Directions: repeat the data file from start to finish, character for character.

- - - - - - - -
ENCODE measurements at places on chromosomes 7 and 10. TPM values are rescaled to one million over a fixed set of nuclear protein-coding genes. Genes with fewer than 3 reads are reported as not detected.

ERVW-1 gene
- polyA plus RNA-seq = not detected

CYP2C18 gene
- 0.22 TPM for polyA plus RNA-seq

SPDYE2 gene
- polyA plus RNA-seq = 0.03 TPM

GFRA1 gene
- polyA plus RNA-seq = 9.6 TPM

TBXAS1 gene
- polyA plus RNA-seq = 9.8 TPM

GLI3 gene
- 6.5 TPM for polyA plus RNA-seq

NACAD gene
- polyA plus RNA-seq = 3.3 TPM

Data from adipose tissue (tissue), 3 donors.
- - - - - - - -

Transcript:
ENCODE measurements at places on chromosomes 7 and 10. TPM values are rescaled to one million over a fixed set of nuclear protein-coding genes. Genes with fewer than 3 reads are reported as not detected.

ERVW-1 gene
- polyA plus RNA-seq = not detected

CYP2C18 gene
- 0.22 TPM for polyA plus RNA-seq

SPDYE2 gene
- polyA plus RNA-seq = 0.03 TPM

GFRA1 gene
- polyA plus RNA-seq = 9.6 TPM

TBXAS1 gene
- polyA plus RNA-seq = 9.8 TPM

GLI3 gene
- 6.5 TPM for polyA plus RNA-seq

NACAD gene
- polyA plus RNA-seq = 3.3 TPM

Data from adipose tissue (tissue), 3 donors.